April 19, 2021
Federal stimulus is not likely to spark long-term inflation, says Lisa Abramowicz in an opinion piece recently published to Bloomberg.
“The headline numbers seem huge: Americans have $1.8 trillion in extra savings over the pre-pandemic total, according to the latest estimates by Bloomberg Economics based on data through February. A lot of this stems from about $877 billion of checks sent to U.S. households in three rounds of stimulus payments during the pandemic, which has helped consumers pay down debt and save.
The question, though, is how much of that they can truly deploy in the coming months. While March retail sales surged 9.8%, the most in 10 months, according to data released on Thursday, the jump comes on the heels of stimulus checks that spurred shopping sprees.”
Abramowicz goes on to explain,
“On average, American households set aside about 26% of their stimulus checks to buy things in the relatively near future, with most of the funds going toward savings and debt payments, according to an April 7 New York Fed research report.”
She concludes by stating that it’s tough to see how “helicopter money” alone could lead to sustained inflationary pressures in the US.
Top 10 Buys & Sells
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The economic calendar will be quiet this week. Of note will be existing home sales on Thursday and new home sales on Friday. The next Fed FOMC meeting is scheduled for next Tuesday and Wednesday. As such, speeches or comments from voting fed members will be sparse as they enter a self-imposed media blackout this week.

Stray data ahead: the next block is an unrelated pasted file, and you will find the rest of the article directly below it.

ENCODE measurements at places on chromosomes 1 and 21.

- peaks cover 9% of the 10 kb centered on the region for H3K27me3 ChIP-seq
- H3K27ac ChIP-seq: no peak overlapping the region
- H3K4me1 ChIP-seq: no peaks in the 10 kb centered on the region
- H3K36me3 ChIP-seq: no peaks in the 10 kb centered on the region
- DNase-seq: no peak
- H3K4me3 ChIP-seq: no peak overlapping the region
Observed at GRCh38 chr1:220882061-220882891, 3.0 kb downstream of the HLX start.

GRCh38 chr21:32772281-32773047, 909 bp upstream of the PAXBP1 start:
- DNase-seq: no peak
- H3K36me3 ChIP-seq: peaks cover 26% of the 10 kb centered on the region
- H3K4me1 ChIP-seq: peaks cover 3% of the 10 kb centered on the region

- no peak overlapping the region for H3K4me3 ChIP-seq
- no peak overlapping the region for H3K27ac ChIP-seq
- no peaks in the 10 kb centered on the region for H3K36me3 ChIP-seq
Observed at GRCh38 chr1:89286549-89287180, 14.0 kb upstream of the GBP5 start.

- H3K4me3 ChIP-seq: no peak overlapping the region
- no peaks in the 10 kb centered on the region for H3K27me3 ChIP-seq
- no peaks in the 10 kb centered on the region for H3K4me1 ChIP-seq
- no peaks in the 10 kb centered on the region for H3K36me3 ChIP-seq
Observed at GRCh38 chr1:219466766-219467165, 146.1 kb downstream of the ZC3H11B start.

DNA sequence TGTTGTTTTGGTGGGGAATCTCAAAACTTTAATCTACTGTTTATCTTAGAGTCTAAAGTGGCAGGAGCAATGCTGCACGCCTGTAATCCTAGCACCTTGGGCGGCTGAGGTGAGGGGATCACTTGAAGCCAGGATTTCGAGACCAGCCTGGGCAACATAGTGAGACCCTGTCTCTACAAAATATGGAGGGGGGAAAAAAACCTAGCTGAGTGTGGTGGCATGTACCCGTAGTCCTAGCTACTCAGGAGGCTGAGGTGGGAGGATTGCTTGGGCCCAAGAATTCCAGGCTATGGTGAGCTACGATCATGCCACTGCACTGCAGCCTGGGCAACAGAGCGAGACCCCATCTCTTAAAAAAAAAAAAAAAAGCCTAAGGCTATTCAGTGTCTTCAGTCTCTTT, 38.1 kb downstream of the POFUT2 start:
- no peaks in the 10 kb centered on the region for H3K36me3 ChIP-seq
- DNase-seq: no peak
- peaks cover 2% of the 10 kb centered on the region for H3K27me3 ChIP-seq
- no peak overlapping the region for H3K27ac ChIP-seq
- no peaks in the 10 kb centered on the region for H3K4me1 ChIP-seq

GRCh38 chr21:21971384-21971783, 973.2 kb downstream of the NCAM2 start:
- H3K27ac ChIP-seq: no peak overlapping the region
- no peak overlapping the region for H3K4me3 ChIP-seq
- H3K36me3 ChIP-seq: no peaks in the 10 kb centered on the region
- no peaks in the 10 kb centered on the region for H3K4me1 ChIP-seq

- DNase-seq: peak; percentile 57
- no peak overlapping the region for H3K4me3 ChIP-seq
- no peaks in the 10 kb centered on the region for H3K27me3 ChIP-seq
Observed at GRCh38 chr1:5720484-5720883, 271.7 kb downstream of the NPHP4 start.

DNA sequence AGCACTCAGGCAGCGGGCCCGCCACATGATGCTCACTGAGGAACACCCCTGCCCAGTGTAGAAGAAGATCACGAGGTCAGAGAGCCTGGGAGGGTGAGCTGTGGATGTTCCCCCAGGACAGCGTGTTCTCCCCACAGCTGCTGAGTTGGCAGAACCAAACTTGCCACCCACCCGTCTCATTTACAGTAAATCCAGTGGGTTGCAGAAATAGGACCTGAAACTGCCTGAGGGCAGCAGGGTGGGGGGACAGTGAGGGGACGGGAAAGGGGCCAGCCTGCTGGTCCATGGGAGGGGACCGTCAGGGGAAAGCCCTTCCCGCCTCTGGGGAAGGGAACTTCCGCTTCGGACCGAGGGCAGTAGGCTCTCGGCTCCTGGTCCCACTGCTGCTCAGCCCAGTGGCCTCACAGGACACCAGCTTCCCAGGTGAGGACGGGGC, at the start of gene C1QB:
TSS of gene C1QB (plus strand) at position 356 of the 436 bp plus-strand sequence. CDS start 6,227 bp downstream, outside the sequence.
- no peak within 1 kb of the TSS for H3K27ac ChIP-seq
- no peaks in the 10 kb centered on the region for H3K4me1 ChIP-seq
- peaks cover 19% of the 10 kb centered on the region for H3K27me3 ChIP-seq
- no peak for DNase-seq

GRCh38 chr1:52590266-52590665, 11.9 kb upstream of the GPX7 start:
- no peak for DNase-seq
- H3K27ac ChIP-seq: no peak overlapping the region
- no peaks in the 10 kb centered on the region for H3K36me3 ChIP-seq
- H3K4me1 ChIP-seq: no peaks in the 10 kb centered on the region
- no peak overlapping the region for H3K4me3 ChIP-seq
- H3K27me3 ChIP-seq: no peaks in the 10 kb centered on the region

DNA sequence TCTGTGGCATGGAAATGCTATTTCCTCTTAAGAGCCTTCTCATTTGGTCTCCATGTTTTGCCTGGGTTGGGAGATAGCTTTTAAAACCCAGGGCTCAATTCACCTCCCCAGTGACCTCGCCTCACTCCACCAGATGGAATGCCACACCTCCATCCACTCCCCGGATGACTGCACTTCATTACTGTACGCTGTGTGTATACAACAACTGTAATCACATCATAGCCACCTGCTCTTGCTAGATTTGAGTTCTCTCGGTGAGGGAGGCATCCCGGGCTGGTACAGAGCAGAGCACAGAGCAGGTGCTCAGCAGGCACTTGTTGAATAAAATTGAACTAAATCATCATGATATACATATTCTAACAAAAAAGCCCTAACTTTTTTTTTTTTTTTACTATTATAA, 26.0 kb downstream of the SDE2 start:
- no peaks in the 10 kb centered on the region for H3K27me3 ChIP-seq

As shown below, the corporate earnings schedule will be much busier this week as we progress further into earnings season.
The graph below is a good tool to help define sectors according to Growth/Value and Defensive/Cyclical traits. As we have discussed sectors falling into the Cyclical/Value description were the best performing sectors when implied inflation was running higher in late 2020 and early 2021. Over the last month, with implied inflation values stalling out around 2.5%, Cyclical/Quality is taking back leadership. Generally speaking, the market has been keyed on value vs growth and seems to prefer cyclical over defensive sectors. You can map this to our weekly Technical Scorecard report to better evaluate sector rotations on a weekly basis. We are doing more work with this type of analysis that we hope to share soon.
April 17, 2021
April 16, 2021
Housing Starts for March came in above expectations at 1.739M units annualized versus the consensus estimate of 1.620M and a prior month reading of 1.421M. Housing Permits were 1.766M— slightly above expectations of 1.750M and a prior month reading of 1.682M. This is somewhat surprising given higher mortgage rates and record lumber prices are starting to weigh on homebuilders. Six to nine months from now, these positive readings could help alleviate the supply shortage currently facing the housing market.
Earlier in the week, we discussed the role higher energy prices are playing in boosting CPI. The graph below, courtesy of Jim Bianco, shows how Used Car prices are rising at their fastest annual pace in at least 20 years.
In Used Car Prices Soar and The Sticker Shock May Get Worse, MarketWatch comments on the situation as follows:
“How come? It’s a classic case of low supply and high demand.
There’s just not as many used vehicles for sale, for one thing. The pandemic forced rental agencies to slash purchases of new cars after a steep decline in individuals leasing cars at airport and other locations. Those vehicles typically are sold to used-car lots after a year or less.
At the same time, demand rose for used vehicles as more people avoided public transportation or moved from the cities to the suburbs to escape the coronavirus. Cox Automotive estimated that demand for used vehicles has doubled since last March.